29 April 1916: Padraig Pearse decided to cease fighting on this day. Nurse Elizabeth O’Farrell was allowed into the British lines carrying an offer to lay down arms. General Lowe offered only Unconditional Surrender and at 3.30 pm that afternoon Pearse agreed and handed over his sword to the General in token of the acceptance of terms.
It was about 3.30 pm when General Lowe received Commandant Pearse at the top of Moore Street, in Parnell Street. One of the officers that had been a prisoner in the GPO was asked to identify Pearse and he could not - he said he did not see him in the GPO. He asked Commandant Pearse was he in the GPO, and he said he was - the officer said: 'I did not see you there'. Commandant Pearse then handed his sword to General Lowe."
After meeting General Maxwell at British Army HQ at Parkgate St beside the Phoenix Park orders were sent out by Pearse to the various Republican garrisons still holding out to lay down their arms and surrender:
In order to prevent the further slaughter of Dublin citizens, and in the hope of saving the lives of our followers now surrounded and hopelessly outnumbered, members of the Provisional Government present at headquarters have agreed to an unconditional surrender, and the commandants of the various districts in the city and county will order their commands to lay down their arms. (Signed) P.H. Pearse, 29 April, 1916, 3.45 pm
James Connolly also countersigned the surrender order, but only for men under his command in Moore Street and the St Stephen's Green area.
Commandant Ned Daly was allowed to lead a march of his men from the Four Courts to the surrender point at the Gresham Hotel in Upper O’Connell St.
One of the prisoners from Moore St recalled:
We filed out onto Moore Street and were lined up into fours and were marched up O'Connell Street and formed into two lines on each side of the street. We marched up to the front and left all our arms and ammunition and then went back to our original places. Officers with notebooks then came along and took down our names…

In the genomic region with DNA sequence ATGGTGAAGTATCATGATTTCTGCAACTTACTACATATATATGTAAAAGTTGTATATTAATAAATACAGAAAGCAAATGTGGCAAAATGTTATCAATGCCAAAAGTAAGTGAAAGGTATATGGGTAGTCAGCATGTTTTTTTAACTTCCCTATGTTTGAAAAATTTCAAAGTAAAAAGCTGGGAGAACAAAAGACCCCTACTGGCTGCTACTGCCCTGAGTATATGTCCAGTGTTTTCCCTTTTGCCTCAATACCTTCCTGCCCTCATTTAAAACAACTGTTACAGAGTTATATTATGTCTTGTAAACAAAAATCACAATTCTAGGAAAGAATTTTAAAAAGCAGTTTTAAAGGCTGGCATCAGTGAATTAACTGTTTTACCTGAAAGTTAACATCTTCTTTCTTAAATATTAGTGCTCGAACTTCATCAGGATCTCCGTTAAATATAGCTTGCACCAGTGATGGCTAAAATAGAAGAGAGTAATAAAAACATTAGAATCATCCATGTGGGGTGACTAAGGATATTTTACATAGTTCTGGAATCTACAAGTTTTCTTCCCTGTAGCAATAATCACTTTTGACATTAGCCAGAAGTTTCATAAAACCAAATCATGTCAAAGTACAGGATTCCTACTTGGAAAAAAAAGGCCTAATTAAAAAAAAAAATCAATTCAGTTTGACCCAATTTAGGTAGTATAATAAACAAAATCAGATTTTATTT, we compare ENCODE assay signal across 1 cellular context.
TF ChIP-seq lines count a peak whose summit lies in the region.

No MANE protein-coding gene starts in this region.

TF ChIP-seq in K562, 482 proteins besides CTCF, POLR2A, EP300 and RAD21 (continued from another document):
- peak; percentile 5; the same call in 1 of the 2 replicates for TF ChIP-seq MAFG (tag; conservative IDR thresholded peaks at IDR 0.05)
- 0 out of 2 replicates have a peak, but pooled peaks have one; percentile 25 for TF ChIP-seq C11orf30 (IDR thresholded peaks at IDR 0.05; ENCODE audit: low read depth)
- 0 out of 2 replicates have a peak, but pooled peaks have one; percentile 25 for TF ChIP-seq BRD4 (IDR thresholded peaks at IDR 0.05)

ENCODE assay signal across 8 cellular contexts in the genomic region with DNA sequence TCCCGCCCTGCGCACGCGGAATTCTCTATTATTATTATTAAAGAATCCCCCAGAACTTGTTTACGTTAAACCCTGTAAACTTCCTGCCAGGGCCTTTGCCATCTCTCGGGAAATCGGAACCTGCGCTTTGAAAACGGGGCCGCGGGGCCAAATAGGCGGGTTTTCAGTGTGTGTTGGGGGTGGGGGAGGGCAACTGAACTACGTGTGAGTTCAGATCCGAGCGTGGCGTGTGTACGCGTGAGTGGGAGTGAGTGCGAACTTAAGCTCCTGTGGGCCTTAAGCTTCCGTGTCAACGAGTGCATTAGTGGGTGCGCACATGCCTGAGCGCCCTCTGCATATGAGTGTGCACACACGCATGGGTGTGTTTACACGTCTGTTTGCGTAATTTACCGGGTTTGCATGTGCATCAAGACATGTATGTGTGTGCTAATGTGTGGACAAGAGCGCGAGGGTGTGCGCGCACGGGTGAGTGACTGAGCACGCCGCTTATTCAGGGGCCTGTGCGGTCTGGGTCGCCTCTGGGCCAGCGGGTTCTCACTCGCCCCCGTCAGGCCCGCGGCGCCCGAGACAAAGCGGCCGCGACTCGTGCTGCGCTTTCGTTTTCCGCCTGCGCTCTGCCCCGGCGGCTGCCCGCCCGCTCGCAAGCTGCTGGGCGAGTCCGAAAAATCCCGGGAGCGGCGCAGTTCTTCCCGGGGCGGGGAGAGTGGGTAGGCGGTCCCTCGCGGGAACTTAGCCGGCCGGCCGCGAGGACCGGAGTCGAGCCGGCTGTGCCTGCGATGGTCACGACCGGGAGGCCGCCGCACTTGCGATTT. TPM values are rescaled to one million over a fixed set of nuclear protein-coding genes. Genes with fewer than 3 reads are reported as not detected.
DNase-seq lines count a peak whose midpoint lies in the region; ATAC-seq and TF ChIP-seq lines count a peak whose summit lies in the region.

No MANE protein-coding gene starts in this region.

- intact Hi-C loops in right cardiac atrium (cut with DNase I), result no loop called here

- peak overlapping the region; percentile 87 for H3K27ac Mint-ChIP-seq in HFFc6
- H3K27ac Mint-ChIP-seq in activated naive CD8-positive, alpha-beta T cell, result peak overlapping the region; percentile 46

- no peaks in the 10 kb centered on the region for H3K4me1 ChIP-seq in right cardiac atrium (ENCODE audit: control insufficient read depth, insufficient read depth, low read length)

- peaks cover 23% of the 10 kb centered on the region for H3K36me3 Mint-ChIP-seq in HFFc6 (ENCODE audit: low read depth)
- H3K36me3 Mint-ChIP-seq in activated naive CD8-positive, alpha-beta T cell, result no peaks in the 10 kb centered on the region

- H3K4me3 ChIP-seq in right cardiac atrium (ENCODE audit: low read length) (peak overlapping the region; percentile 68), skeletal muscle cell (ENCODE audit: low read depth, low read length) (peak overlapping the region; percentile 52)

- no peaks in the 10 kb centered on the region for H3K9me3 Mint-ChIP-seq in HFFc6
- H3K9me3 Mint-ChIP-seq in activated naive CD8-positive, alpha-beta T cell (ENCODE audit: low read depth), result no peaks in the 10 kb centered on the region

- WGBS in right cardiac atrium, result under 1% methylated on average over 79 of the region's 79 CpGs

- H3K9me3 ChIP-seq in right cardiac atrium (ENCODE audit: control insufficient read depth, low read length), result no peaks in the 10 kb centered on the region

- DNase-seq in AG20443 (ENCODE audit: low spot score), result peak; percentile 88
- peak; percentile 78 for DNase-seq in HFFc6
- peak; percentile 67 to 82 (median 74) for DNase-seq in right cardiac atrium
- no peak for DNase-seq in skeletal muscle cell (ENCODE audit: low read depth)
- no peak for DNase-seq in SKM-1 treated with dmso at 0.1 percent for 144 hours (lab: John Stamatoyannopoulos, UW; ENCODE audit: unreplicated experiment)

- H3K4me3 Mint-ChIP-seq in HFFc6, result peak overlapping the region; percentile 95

That night the Insurgents who surrendered were held under armed guard on open ground beside the Rotunda at the top of O’Connell St.
We were ordered to dump as much stuff as we could in the houses…We laid down arms between the Gresham and Parnell Monument. I don't remember any white flag. We were herded into the Rotunda Gardens, in a patch of grass in front. We were lying on top of one another. I was quite near Collins and Joe Plunkett. I remember the British officer threatening to shoot the whole lot of us, and Collins saying to this officer, 'This is a very sick man; will you leave him alone' - or words to that effect. He was, of course, referring to Joe Plunkett.
Pearse’s surrender that day in Dublin was by a twist of fate one that to the day matched with a far greater surrender of soldiers to their enemies. Far away on the plains of Mesopotamia a British Army under Major General Townsend was forced to surrender to the Turks after a four month siege in the town of Kut on the banks of the Tigris river. Some 13,500 British and Indian troops were taken prisoner, many of whom were to die in captivity. It was Britain’s greatest military capitulation of the War.